Where did the Federal Reserve get the $20 million that it used to purchase the bonds? A central bank has the power to create money. In practical terms, the Federal Reserve would write a check to Happy Bank, so that Happy Bank can have that money credited to its bank account at the Federal Reserve. In truth, the Federal Reserve created the money to purchase the bonds out of thin air—or with a few clicks on some computer keys.
Open market operations can also reduce the quantity of money and loans in an economy. Figure 14.6 (a) shows the balance sheet of Happy Bank before the central bank sells bonds in the open market. When Happy Bank purchases $30 million in bonds, Happy Bank sends $30 million of its reserves to the central bank, but now holds an additional $30 million in bonds, as shown in Figure 14.6 (b). However, Happy Bank wants to hold $40 million in reserves, as in Figure 14.6 (a), so it will adjust down the quantity of its loans by $30 million, to bring its reserves back to the desired level, as shown in Figure 14.6 (c). In practical terms, a bank can easily reduce its quantity of loans. At any given time, a bank is receiving payments on loans that it made previously and also making new loans. If the bank just slows down or briefly halts making new loans, and instead adds those funds to its reserves, then its overall quantity of loans will decrease. A decrease in the quantity of loans also means fewer deposits in other banks, and other banks reducing their lending as well, as the money multiplier discussed in Money and Banking takes effect. And what about all those bonds? How do they affect the money supply? Read the following Clear It Up feature for the answer.
DOES SELLING OR BUYING BONDS INCREASE THE MONEY SUPPLY?
Is it a sale of bonds by the central bank which increases bank reserves and lowers interest rates or is it a purchase of bonds by the central bank? The easy way to keep track of this is to treat the central bank as being outside the banking system. When a central bank buys bonds, money is flowing from the central bank to individual banks in the economy, increasing the supply of money in circulation. When a central bank sells bonds, then money from individual banks in the economy is flowing into the central bank—reducing the quantity of money in the economy.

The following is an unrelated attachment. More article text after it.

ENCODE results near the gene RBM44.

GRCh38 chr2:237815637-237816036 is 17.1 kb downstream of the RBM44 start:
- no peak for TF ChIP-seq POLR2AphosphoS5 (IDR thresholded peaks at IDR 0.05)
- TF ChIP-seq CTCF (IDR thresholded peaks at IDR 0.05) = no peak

Changing Reserve Requirements
A second method of conducting monetary policy is for the central bank to raise or lower the reserve requirement, which, as we noted earlier, is the percentage of each bank’s deposits that it is legally required to hold either as cash in their vault or on deposit with the central bank. If banks are required to hold a greater amount in reserves, they have less money available to lend out. If banks are allowed to hold a smaller amount in reserves, they will have a greater amount of money available to lend out.
At the end of 2013, the Federal Reserve required banks to hold reserves equal to 0% of the first $13.3 million in deposits, then to hold reserves equal to 3% of the deposits up to $89.0 million in checking and savings accounts, and 10% of any amount above $89.0 million. Small changes in the reserve requirements are made almost every year. For example, the $89.0 million dividing line is sometimes bumped up or down by a few million dollars. In practice, large changes in reserve requirements are rarely used to execute monetary policy. A sudden demand that all banks increase their reserves would be extremely disruptive and difficult to comply with, while loosening requirements too much would create a danger of banks being unable to meet the demand for withdrawals.